Prized Hamilton Home Faces Partial Demolition to Kick Off Next Chapter

Hamilton home
Photo credit: Google Street View

An iconic Hamilton home with almost 90 years of history could soon see sleek modern updates if a prominent restaurant couple’s development application gets approved.

Read: Dickson Terrace Residents Say No to Tycoon’s Extravagant Rebuild

Chef Jason Coats and wife Katie, known for venues like Maya Mexican and Il Molo, have submitted plans to transform parts of the roofline of the stately 1930s Dickson Terrace estate they acquired earlier this year. Though seeking to preserve the grand exterior, their proposed internal facelift somehow contradicts codes for protecting traditional buildings. 

According to planning documents, the “partial demolition of the roof form, and other components as illustrated….do not comply with acceptable outcome AO1.1 of the (council’s) traditional building character (demolition) overlay code.”

Hamilton home
Photo credit: Z Architects

Plans filed detailed demolition of parts of the unique roofline to allow for modern skylights. However, the overall brick exterior and original charm would remain intact. 

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Proposed additions lean into the home’s lush riverfront setting, including an enviable pool and sauna. This would complement grand existing spaces like formal dining and a studio ripe for conversion.

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The Hamilton home itself boasts an illustrious past beyond its striking architecture. Famed Brisbane architect Mervyn Rylance imbued his riverfront Mediterranean design with custom details to maximise natural light and connection with the outdoors.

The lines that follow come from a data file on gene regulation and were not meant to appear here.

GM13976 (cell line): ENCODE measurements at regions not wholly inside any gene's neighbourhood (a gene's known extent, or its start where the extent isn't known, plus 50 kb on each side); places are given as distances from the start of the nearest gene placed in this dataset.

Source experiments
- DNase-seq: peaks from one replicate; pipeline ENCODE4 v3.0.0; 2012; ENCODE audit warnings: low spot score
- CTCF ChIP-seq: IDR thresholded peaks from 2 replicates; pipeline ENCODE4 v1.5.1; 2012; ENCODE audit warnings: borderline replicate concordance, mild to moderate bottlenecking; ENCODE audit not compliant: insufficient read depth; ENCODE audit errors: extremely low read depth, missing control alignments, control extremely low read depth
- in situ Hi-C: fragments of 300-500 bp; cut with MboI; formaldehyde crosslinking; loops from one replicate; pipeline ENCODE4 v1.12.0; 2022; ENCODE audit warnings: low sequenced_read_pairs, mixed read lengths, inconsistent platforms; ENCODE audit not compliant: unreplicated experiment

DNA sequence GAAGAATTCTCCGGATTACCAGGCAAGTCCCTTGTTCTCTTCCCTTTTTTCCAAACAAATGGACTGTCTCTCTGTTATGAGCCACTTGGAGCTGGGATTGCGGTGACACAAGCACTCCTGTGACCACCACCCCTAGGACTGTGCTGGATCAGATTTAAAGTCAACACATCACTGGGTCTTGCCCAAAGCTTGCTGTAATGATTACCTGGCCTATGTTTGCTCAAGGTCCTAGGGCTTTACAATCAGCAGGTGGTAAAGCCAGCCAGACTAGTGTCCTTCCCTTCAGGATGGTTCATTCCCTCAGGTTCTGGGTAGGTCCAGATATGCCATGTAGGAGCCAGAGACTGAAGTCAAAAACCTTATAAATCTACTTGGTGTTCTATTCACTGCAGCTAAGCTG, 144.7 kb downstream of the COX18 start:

Gino's Italian Restaurant

Prominent Queensland barrister Tony Morris, who was only the second owner of the property, called it a secluded family retreat for around 35 years after purchasing it in 1988 for a modest $480,000. Prior owners even took advantage of its fortress-like walls which served as a neighbourhood bomb shelter back in the day.

Read: Final Piece of Hamilton Reach Project Has Hit the Market

Whilst contradicting heritage demolition codes, the couple feel their vision balances preservation and updates befitting such a distinctive home. Having stood strong since the ’30s, including weathering use as a bomb shelter, a touch of tasteful modernisation could give it new life under the stewardship of Chef Coats.

Published 5-December-2023